A year later I bought an X-Pro1 second hand together with the 18/2 and the 35/1.4 and that changed everything.
SONY NEX-5 (19mm, f/11, 1/200 sec, ISO200)
FUJIFILM FinePix X100 (23mm, f/2.8, 1/105 sec, ISO200)
SONY DSC-RX100 (10.4mm, f/1.8, 1/100 sec, ISO640)
FUJIFILM X-Pro1 (14mm, f/2.8, 1/125 sec, ISO6400)
Canon EOS 6D (24mm, f/4, 1/40 sec, ISO6400)
RICOH GR (18.3mm, f/4, 1/250 sec, ISO100)
Panasonic DMC-GM1 (13mm, f/3.5, 1/15 sec, ISO2000)
FUJIFILM X-T1 (14mm, f/8, 1/400 sec, ISO200)
SONY ILCE-6000 (16mm, f/6.3, 1/60 sec, ISO125)
SONY ILCE-7R (24mm, f/8, 1/60 sec, ISO640)
Canon PowerShot G7 X (36.8mm, f/2.8, 1/200 sec, ISO200)
The Complete Switch
Before 2016 I shot different camera systems on parallel. I still shot a full frame DSLR from Canon (6D) and a full frame mirrorless from Sony (A7R) with Canon lenses (16-35/4 IS, 24-70/2.8 II and 70-200/2.8 IS) when on vacation and my Fuji cameras mostly with small primes when on business trips in Asia.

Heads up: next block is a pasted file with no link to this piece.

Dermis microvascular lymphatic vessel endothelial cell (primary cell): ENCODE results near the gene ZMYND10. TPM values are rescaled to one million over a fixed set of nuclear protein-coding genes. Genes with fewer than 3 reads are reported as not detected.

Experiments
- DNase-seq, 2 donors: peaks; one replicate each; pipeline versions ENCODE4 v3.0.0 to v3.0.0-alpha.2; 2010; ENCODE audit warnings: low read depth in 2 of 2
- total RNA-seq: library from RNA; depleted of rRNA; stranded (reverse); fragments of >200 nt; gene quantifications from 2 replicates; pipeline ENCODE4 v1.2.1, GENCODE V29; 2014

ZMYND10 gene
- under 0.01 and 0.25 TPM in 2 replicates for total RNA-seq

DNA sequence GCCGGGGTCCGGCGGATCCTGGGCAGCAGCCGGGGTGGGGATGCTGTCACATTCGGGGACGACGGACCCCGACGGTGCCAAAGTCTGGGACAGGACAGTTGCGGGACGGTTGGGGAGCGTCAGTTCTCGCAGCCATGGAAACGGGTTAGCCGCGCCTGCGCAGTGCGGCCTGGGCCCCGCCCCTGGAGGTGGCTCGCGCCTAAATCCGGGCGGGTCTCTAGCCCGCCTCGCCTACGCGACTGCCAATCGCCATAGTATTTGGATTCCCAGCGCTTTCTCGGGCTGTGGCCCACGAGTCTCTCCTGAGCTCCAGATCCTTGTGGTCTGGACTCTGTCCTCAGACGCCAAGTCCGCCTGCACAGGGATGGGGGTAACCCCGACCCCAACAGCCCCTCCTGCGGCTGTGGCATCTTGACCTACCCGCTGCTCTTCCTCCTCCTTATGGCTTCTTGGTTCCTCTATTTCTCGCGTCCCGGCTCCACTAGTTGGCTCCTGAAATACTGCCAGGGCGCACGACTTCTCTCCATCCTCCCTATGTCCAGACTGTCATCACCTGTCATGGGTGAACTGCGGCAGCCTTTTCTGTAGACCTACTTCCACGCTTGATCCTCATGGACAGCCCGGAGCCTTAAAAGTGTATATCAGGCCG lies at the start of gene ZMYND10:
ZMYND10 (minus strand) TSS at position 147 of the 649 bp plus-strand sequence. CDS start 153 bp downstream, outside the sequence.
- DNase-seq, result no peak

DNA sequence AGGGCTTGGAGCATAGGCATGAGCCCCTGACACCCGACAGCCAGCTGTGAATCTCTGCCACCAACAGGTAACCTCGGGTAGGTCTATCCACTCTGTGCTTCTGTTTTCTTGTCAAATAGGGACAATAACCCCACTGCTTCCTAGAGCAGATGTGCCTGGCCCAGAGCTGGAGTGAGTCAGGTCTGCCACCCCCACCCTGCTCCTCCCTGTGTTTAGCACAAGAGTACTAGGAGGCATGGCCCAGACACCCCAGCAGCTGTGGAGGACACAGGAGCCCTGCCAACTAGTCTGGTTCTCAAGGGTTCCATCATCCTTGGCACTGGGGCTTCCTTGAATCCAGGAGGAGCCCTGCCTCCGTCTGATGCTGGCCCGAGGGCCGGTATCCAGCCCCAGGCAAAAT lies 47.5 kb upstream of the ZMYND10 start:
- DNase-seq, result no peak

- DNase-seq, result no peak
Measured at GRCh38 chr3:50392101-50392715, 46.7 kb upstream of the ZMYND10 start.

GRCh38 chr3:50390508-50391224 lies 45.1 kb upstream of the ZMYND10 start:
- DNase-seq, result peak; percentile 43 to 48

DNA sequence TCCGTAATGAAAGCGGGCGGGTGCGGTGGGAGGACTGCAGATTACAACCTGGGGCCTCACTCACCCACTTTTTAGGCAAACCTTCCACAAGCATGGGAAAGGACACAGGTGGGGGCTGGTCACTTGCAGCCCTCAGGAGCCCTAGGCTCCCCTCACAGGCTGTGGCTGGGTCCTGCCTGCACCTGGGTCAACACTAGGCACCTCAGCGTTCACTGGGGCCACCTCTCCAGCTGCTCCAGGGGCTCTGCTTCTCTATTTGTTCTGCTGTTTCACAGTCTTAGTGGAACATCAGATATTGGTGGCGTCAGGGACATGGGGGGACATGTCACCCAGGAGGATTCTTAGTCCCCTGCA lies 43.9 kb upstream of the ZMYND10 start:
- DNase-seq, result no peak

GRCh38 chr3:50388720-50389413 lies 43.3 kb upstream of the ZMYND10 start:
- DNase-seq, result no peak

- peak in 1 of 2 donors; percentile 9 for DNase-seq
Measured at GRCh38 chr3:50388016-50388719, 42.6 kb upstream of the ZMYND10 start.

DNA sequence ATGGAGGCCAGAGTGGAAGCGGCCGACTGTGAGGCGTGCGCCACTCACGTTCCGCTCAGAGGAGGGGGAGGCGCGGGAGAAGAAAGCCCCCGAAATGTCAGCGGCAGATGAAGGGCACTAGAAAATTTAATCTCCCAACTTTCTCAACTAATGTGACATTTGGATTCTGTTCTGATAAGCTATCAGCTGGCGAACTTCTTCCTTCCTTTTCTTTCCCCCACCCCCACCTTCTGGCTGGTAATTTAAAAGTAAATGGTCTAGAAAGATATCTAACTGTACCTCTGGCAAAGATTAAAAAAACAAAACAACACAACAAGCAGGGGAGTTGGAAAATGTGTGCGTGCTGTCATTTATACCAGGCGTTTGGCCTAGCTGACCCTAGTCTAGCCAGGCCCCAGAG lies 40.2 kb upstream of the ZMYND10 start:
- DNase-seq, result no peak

In March 2016 I bought the Fuji X-Pro2. The camera finally had a new sensor with improved resolution and dynamic range. AF was improved too. Except for very high ISO there was no benefit to shoot my Canon 6D and regarding dynamic range the X-Pro2 was even better than the Canon. I now took the Fuji all the time when I went out to take pictures and before my next vacation to the USA I finally decided to sell my Canon gear and the Sony and completely switch to Fuji.
The year before I shot our vacation with three different cameras: Canon 6D, Sony A7R, Fuji X-T1 and my wife shot with my Sony A6000. It was a night mare to color match the output of those cameras to get a consistent look. 2016 I brought only one camera, the X-Pro2, so all my files had exactly the same look. What a relief!